The iconic handheld console can now be treated as fine art, especially when you deconstruct it and rebuild it six times larger, like Connor Gottfried. This #MagPiMonday, Rob Zwetsloot plays it loud.
There have been a discussions for decades now on whether or not video games can be considered art. The short answer in our minds is; yes, they can be. Unfortunately the longer answer isn’t really relevant to The MagPi, but what is relevant is three-foot-tall Game Boy (and other handheld) replicas powered by Raspberry Pi that are displayed as fine art themselves.
“I had been working building large format fine art using canvases, paint, and paper and had just started exploring using Coroplast [corrugated plastic – Ed] to add a three-dimensional element to my work,” creator Connor Gottfried tells us. “I was working on a project that had a character whose head was shaped like a TV set and I thought ‘I should put a screen in there’! That was the beginning seed and I’ve just kept pushing the idea further and further. Once I realised that I could take the Game Boy’s form and twist it almost beyond recognition, the idea really started to take off. The Game Boy’s design is iconic and early handheld electronic devices haven’t been explored to a large extent in the fine art world.”
Some fine art can be interactive, but how many let you play Tetris as part of the interactivity? Thanks to a Raspberry Pi inside running RetroPie, these giant Game Boys are fully playable. And they look fantastic even when you’re not.
Everything starts with an idea and as each build is unique. Connor does his research on each idea before figuring out how to construct it.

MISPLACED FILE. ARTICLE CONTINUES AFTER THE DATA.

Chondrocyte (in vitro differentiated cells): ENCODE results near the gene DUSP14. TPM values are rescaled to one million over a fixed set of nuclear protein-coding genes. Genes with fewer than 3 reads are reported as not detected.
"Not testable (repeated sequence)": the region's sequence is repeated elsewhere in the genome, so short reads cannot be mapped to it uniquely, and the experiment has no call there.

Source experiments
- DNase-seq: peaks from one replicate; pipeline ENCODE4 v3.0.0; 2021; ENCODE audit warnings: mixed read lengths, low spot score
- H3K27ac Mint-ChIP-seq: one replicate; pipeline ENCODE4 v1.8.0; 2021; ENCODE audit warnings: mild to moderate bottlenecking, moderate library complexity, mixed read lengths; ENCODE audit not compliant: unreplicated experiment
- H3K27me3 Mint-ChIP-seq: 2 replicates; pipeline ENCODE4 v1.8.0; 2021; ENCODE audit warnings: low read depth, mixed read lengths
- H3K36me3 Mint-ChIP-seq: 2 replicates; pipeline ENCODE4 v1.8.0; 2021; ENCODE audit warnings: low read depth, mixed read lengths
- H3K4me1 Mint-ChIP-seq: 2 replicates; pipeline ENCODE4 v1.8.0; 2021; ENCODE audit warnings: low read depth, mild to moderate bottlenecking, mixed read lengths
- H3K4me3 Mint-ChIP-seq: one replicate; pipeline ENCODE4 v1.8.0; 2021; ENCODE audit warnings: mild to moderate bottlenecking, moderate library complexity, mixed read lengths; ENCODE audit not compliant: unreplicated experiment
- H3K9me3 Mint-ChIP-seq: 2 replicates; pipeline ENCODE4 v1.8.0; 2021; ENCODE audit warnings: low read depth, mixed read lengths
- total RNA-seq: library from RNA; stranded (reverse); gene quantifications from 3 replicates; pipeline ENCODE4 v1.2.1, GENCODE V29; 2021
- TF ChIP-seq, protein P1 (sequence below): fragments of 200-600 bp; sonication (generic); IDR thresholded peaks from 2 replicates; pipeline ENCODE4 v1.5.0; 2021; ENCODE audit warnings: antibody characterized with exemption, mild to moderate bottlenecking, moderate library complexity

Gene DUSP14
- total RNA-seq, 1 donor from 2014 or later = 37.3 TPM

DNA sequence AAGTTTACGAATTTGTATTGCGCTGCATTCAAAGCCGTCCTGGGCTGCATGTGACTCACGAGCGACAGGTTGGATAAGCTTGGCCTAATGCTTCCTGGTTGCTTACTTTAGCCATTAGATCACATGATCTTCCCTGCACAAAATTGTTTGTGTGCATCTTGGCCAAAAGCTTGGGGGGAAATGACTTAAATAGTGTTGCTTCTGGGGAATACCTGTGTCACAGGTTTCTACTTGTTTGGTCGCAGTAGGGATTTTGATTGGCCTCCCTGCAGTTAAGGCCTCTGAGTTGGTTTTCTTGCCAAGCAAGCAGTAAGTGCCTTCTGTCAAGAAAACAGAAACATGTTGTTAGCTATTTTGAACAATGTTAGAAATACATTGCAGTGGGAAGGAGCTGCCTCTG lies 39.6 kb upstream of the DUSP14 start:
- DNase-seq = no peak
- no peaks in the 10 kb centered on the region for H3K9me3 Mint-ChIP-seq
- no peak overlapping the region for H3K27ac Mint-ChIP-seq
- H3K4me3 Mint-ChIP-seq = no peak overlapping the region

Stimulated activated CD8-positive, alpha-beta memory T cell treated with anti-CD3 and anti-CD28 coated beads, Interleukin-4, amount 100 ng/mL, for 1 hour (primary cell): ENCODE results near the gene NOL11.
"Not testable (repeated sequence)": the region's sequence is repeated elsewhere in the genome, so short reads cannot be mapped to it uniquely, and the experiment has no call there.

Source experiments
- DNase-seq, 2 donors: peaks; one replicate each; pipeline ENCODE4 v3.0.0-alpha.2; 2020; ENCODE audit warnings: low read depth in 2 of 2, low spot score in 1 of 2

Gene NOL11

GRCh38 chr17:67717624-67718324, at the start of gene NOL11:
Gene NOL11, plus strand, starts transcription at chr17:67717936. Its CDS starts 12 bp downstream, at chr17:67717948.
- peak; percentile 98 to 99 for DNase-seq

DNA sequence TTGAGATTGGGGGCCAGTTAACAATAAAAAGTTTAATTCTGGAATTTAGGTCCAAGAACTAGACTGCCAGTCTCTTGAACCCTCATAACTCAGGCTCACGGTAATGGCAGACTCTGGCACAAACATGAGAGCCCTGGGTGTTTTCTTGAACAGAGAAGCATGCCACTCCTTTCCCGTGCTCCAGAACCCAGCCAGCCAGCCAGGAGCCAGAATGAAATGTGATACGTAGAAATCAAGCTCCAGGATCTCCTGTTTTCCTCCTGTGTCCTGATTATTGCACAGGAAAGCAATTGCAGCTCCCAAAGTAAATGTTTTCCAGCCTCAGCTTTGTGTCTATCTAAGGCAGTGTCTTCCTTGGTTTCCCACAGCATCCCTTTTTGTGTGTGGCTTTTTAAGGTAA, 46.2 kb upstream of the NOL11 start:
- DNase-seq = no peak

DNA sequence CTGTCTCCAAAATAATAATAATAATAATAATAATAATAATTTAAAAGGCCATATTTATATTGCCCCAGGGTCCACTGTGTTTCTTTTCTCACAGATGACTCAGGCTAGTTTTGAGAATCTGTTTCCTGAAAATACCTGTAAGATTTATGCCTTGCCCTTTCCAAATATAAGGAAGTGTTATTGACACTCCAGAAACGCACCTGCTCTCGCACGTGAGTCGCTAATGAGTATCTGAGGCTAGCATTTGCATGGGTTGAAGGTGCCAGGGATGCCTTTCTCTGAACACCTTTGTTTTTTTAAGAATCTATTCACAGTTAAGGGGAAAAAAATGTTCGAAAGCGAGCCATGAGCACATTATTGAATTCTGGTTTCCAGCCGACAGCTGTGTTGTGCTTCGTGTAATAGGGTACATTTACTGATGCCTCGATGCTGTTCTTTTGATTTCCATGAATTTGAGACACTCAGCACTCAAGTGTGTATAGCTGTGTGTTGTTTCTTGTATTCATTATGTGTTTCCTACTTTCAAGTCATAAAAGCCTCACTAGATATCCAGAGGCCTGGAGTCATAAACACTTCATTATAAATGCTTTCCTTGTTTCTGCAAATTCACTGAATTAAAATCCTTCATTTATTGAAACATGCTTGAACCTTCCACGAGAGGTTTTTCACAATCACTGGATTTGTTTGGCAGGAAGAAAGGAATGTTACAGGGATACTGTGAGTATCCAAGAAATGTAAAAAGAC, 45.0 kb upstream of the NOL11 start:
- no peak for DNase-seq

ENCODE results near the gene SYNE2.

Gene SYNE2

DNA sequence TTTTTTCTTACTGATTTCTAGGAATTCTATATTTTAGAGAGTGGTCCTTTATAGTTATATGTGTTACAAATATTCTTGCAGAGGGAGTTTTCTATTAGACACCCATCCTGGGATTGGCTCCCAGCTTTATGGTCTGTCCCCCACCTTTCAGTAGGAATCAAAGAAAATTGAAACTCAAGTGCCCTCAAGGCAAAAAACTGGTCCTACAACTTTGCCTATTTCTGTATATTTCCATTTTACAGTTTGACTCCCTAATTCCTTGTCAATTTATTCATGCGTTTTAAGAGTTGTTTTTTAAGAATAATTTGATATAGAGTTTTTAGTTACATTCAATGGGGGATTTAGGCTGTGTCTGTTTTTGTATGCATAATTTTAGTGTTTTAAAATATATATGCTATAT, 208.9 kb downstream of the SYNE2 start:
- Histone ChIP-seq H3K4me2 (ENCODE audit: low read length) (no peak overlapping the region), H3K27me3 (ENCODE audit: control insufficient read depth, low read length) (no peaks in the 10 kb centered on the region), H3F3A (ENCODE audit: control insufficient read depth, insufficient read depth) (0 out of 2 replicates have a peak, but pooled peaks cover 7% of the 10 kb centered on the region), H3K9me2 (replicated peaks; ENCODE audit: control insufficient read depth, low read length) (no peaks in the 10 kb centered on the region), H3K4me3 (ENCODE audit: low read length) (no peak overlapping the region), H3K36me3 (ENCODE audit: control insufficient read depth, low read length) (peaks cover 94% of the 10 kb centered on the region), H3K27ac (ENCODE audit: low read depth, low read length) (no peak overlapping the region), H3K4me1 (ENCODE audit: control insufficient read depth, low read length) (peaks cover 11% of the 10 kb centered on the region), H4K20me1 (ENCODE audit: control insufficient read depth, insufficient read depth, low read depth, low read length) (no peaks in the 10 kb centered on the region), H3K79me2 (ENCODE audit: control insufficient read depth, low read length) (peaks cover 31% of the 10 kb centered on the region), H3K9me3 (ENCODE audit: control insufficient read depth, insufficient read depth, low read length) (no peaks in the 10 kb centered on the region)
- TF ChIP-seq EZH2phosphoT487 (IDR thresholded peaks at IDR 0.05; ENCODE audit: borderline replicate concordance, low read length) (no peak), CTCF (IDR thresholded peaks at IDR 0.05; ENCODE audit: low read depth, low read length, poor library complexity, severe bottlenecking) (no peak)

“This usually involves locating high-resolution photos of the exterior and circuit boards for the device online,” he explains. “I then upscale these using AI with Gigapixel (I actually like the AI artifacts that get introduced). Next, I bring everything into Photoshop and create a full-size layered mock-up. This can take a lot of time to get right as this is where all of the design work is done. I like to explore incorporating ‘op-art’ patterns from artists like Bridget Riley, or paint scrapes with bright colours to add a psychedelic element. I think the juxtaposition between the basic plastic enclosures/electronic boards of these devices and the psychedelic colours and design twists of the final product can be really interesting.”
Once he’s finished designing, he’ll print the designs onto acrylic, Alupanel (an aluminium composite with a plastic core), Coroplast, and even sometimes wood, depending on if the piece is a prototype or if it has to be shipped to specific locations. The more polished, ‘production’ units use acrylic and Alupanel.
“I then mount the monitor and electronics on the back layer and use spacer stacks to position the additional layers,” Connor reveals. “Everything is held together with various forms of adhesive, screws or bolts, depending on the design.”
Art in demand
The final versions are either locked to a single video game if they’re part of an installation, or open for any game if you buy them. Either way, people seem to like them.
“People have really gone crazy for these,” Connor tells us. “I think I’ve tapped into a real soft spot, both for myself and for millions of others, that combines nostalgia and reinvention in a fun and unique way. I’ve sold these pieces internationally and get a ton of really nice feedback on my Instagram account. It’s really cool to hear from people who connect with the work!”
Currently, Connor is selling his pieces through art galleries and is working on his first solo show, which opens on Saturday 16 December in the S16 Gallery in Montreal! If you can’t make it, then you can always follow along with his creations on his Instagram page.
“It’s really cool to see how, as the generations change, what is acceptable in the fine art space that’s evolving,” Connor says. “Now that people in their 40s and 50s who grew up with video games are buying art, it’s really opening the door for some cool new stuff in the art world.”
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